The Ho Chi Minh City tax authority said 1,342 foreign-invested companies reported profits last year, an 8 percent jump compared to the number in 2009.
After tax officials increased inspections of businesses reporting losses, many managed to turn things around and began to pay taxes, said Nguyen Trong Hanh, deputy director of the city's tax department, according to a Tuoi Tre story, published Wednesday.
Despite these modest gains, 44.86 percent of FDI companies were still in the red, he noted.
Hanh said his department has strengthened its supervision of companies suspected of engaging in transfer pricing to evade taxes. He believed the efforts have started paying off but added that local tax officials still need to learn more from other countries when dealing with transfer pricing practice.
Transfer pricing refers to paper transactions between members of the same company that allow for allocating profits to lower-tax countries. It is not illegal to conduct such income shifting activities unless tax avoidance is involved.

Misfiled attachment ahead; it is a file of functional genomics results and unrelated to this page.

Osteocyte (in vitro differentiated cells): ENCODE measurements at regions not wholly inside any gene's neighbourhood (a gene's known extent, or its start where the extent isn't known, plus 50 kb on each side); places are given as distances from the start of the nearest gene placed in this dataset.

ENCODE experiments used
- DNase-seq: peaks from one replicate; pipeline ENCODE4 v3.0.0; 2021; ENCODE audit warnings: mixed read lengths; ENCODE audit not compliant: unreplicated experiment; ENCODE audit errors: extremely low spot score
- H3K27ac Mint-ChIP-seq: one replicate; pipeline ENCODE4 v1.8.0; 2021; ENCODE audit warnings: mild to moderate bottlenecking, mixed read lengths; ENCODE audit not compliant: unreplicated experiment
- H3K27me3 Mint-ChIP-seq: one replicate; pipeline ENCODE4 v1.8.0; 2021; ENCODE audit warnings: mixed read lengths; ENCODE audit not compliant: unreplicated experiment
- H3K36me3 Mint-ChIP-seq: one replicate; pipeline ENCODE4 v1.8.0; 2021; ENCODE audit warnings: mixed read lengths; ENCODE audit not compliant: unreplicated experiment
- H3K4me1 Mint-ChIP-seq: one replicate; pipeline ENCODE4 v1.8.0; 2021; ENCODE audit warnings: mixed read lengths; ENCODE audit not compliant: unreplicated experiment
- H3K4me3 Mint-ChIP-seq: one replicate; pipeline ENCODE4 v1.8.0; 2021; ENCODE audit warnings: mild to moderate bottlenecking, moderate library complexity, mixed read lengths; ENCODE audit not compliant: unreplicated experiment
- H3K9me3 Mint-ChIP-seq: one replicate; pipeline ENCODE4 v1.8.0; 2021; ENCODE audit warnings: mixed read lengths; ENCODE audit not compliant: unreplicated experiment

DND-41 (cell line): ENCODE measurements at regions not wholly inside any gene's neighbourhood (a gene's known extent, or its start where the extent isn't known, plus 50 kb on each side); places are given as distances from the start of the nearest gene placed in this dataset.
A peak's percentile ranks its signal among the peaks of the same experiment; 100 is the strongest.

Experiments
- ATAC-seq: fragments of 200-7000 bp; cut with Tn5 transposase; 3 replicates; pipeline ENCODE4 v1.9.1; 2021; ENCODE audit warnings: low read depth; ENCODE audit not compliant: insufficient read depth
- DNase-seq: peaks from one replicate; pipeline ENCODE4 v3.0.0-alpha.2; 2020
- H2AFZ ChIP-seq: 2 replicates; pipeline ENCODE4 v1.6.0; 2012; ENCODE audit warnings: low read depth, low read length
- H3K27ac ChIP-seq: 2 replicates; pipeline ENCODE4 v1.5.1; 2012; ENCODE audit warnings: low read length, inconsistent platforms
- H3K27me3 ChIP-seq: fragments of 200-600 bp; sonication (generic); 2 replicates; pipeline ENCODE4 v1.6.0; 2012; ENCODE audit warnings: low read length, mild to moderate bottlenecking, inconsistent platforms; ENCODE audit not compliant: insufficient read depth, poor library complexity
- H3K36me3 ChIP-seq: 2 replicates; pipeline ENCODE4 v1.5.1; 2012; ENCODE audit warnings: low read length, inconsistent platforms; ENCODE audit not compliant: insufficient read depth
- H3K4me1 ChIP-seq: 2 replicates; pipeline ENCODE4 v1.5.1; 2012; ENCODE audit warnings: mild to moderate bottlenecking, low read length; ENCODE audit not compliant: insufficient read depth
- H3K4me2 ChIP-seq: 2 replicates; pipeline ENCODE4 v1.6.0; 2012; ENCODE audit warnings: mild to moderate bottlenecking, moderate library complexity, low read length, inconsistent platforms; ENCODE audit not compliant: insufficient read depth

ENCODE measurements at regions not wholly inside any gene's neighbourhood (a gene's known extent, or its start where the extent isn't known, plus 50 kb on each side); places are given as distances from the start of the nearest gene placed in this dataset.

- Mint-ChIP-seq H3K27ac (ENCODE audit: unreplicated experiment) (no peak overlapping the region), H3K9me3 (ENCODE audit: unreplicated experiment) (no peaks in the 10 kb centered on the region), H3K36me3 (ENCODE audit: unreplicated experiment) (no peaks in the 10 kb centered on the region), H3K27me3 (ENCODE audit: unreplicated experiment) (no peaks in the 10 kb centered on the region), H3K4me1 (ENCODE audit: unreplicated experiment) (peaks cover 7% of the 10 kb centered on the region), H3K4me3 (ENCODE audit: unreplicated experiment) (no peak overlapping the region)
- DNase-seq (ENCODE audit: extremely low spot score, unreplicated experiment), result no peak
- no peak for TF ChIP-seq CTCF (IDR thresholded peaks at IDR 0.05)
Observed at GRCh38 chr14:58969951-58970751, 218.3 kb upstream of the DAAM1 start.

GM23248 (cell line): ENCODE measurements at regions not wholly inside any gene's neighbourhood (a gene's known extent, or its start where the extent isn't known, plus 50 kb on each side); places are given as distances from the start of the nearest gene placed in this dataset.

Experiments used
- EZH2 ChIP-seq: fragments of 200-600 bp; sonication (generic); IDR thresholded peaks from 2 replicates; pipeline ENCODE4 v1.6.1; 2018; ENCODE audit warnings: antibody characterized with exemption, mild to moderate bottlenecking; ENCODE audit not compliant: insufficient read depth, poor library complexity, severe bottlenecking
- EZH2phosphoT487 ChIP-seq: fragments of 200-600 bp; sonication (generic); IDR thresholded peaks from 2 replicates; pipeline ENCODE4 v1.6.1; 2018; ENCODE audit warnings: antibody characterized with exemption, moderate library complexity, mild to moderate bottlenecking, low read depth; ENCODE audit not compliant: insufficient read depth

Local tax officials said some companies have actually expanded their operations, despite reported losses.
In an interview with Tuoi Tre, Le Thi Thu Huong, deputy director of the HCMC tax department, said some local companies appear to be abusing transfer pricing.
She said that at least 15 out of the 197 domestic firms that reported losses in 2010 were under suspicion.
Local business owners employ different methods of cheating tax officials.
One way to do so is to set up several companies, at the same time, and then manipulate profits and losses in order to pay the smallest tax bill at the end, Huong said.
Tax officials will take a closer look at such companies to make sure that these illegal practices come to an end, she said.